In Kent County, year-to-date hotel revenue is up 15.1% from 2010 and advanced bookings through July are fairly strong, said Janet Korn, vice president of marketing for Experience Grand Rapids. The Church of the Brethren in July will bring 5,500 people to DeVos Place for the summer’s largest convention.
Local hotels report that growth is coming in all of their markets, she said.
“Probably we had farther to climb,” Korn said. “That’s OK because now we’re benefiting from that.
“If there’s a 4% growth in tourism spending, some of that might be captured in the hotels and then food and beverage establishments would be first in line to benefit from that as well. If that (extra spending) equates to more people, then cultural attractions will also benefit.”
For the first time in years, summer tourism heated up for Michigan, the Detroit Free Press reported.
“Mother Nature surely did her part,” said Brian Lawson of Crystal Mountain resort in Thompsonville. “The whole summer was warm and sunny.”
Lodging occupancy rates jumped 13% from 2009. Sleeping Bear Dunes, Pictured Rocks and even Isle Royale saw visitor increases. Michigan campground bookings were up, even for the Upper Peninsula.
“It’s nice to have hit bottom and maybe come up again,” said Greg Hokans, chief of development and marketing for the Mackinac State Historic Parks.
Other reasons for the jump? Stable gas prices, rebounding group bookings and more people vacationing close to home.
Grand Traverse Bay Resort’s J. Michael DeAgostino also credited the Pure Michigan TV ad campaign — now defunct — for boosting out-of-state visitors during the crucial June-August season.
The summer even finished strong, said Harold Herta, chief of resource management at the Department of Natural Resources and Environment.
Rebound In State Tourism Encourages Hotels, Parks
Abundant sunshine, high temps and lower gas prices helped propel Michigan’s summer tourism season up from the depths of 2009, new figures show.
Hotel occupancy for the June-August period rose 13% over last year. August was especially strong with a nearly 68% occupancy rate, according to data from Smith Travel Research of Hendersonville, Tenn. It was the best summer showing for Michigan hotels since 2007.
“This year we had six weeks where we were at 100% occupancy,” said Sally DeMarr, manager of the Khardomah Lodge in Grand Haven. “From July 2 to mid-August, we didn’t have a pillow available.”
Results were more complex for other tourism businesses, but overall the trend was positive:
- Big resorts: Grand Traverse Resort in Acme saw its group bookings — which make up two-thirds of its business — rise this summer, an important indicator that businesses are starting to feel more confident than last year, said spokesman J. Michael DeAgostino. Crystal Mountain in Thompsonville had a record July and August, said spokesman Brian Lawson. However, Crystal saw more short-term bookings and price-conscious customers. In addition, 49% of summer visitors were first-timers, many from Illinois, Ohio, Indiana and Ontario. Lawson credited the Pure Michigan tourism TV ad campaign with improving its business. Ironically, Pure Michigan was axed this fall when the Michigan Legislature killed its funding, leaving tourism folks about $5 million to keep up a minimal effort through the state’s tourism website. It has a slight chance of being resurrected before year’s end.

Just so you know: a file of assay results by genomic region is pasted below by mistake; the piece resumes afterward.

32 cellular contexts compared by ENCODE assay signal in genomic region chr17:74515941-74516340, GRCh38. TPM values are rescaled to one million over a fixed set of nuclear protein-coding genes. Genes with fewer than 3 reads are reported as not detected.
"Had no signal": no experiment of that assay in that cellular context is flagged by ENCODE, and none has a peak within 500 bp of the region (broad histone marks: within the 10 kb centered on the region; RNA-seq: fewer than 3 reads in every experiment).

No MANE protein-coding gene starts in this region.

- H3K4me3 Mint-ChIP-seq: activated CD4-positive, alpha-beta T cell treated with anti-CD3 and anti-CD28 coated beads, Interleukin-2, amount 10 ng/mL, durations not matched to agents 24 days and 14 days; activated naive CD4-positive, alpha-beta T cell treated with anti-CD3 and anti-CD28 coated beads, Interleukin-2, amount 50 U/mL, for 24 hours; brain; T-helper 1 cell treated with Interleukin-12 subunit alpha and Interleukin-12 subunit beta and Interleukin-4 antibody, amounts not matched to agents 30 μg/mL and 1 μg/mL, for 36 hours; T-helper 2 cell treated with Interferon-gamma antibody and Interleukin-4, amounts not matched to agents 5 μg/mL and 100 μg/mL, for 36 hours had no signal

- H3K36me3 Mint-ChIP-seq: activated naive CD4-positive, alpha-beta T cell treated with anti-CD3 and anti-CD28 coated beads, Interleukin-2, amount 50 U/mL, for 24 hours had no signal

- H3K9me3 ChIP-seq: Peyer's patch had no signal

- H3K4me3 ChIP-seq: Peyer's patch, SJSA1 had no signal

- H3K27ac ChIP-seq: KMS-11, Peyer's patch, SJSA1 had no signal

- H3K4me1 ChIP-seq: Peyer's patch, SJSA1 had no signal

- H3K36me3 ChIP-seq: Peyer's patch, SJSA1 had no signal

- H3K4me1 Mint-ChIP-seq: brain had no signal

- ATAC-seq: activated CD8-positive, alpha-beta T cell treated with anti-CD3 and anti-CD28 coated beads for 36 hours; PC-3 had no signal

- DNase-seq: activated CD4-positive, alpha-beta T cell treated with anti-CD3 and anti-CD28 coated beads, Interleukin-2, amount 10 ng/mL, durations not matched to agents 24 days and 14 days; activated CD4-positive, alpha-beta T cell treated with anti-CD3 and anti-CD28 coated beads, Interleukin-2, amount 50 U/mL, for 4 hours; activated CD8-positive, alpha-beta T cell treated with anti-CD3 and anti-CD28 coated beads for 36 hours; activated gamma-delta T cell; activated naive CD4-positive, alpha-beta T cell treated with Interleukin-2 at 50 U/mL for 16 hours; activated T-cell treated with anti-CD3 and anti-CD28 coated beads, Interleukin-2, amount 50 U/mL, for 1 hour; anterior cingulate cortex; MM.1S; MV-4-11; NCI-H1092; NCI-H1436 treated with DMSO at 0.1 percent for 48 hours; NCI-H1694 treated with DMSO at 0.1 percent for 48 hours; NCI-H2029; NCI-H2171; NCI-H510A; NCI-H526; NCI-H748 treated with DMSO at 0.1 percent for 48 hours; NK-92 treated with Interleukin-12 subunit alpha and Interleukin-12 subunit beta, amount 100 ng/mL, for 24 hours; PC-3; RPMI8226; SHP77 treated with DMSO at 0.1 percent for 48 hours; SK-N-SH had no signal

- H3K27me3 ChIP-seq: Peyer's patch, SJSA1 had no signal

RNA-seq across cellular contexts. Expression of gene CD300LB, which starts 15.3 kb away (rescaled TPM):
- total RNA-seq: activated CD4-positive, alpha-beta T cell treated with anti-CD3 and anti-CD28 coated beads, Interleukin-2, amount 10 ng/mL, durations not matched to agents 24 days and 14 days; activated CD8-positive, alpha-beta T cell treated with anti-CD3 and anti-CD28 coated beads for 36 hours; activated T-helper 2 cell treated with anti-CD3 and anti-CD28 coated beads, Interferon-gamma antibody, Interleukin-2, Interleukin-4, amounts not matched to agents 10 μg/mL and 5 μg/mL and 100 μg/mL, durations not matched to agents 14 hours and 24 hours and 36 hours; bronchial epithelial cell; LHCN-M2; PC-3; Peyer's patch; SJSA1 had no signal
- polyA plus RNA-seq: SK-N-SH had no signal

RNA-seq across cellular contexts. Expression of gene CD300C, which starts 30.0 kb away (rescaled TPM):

- Michigan’s national parks properties: Way up. Sleeping Bear Dunes National Lakeshore in Empire had a really strong August, with visitors up 35% from 2009. For the year, attendance was up 13%. Pictured Rocks National Lakeshore in Munising had 12.3% more visitors this summer, and even Isle Royale National Park, a remote island in the middle of Lake Superior, had 5.7% more. Good weather helped. The National Weather Service said summer 2010 was the fourth hottest on record in southeast Michigan, as measured at Detroit Metro Airport. The average summer temperature was 74.4 degrees — 3 degrees above normal.
- Michigan state park campgrounds: Usage was up 5%, said Harold Herta, chief of resource management for parks at the Michigan Department of Natural Resources and Environment. “Overall we were up in a pretty good geographic distribution,” he said, adding that more campers ventured to the Upper Peninsula this year after all but abandoning the U.P. in 2008 and 2009. About 85% of state campground users are from Michigan.
- Mackinac Bridge crossings: Up 2.2% for the three-month summer period and up 2.5% for the year. The worst year for bridge crossings was 2008, when gas was $4 a gallon. The traffic uptick “is a positive sign that things are turning around,” said Robert J. Sweeney, administrator of the Mackinac Bridge Authority. Gas prices averaged about $2.70 to $2.75 per gallon this summer.
- Ferries: The S.S. Badger in Ludington saw increases in its commercial truck traffic and a “nice improvement” on passenger traffic on its ferry across Lake Michigan, said Lynda Matson, vice president of customer service and marketing.
- Traverse City: August numbers aren’t out yet, but hotel numbers were up 4% for June and 10% for July. The National Cherry Festival revenue was up 4.5% over 2009. The region did more advertising this year, and “I think there was a slight uptick in consumer confidence going into the summer season and some pent-up demand from reduced travel over the past year due to economic conditions,” said Mike Norton, spokesman for the city’s convention and visitors bureau.
- Bed and breakfasts: Summer business depended on where you were, said Mike Venturini, owner of Munro House B&B in Jonesville and president of Michigan Lake to Lake B&B Association. For the year, Venturini’s property is up 17%, but “our summer was flat,” he said. “Guests are coming but not spending as much money on extra things like spa services and flowers as they have in the past.” However, some association members Up North reported a different story, he said: “Four of my innkeeper friends have told me that they had an all-time, record-breaking season in both occupancy and revenue.”
- Mackinac parks: Attendance at parks and forts that charged an entry fee dropped by 6%, said Greg Hokans, chief of development and marketing for the Michigan State Historic Parks. It administers the 80% of Mackinac Island that is park, forts and shoreline, plus forts and parks in Mackinaw City. “In general, we saw more traffic on the island, but there were fewer people carrying shopping bags,” he said.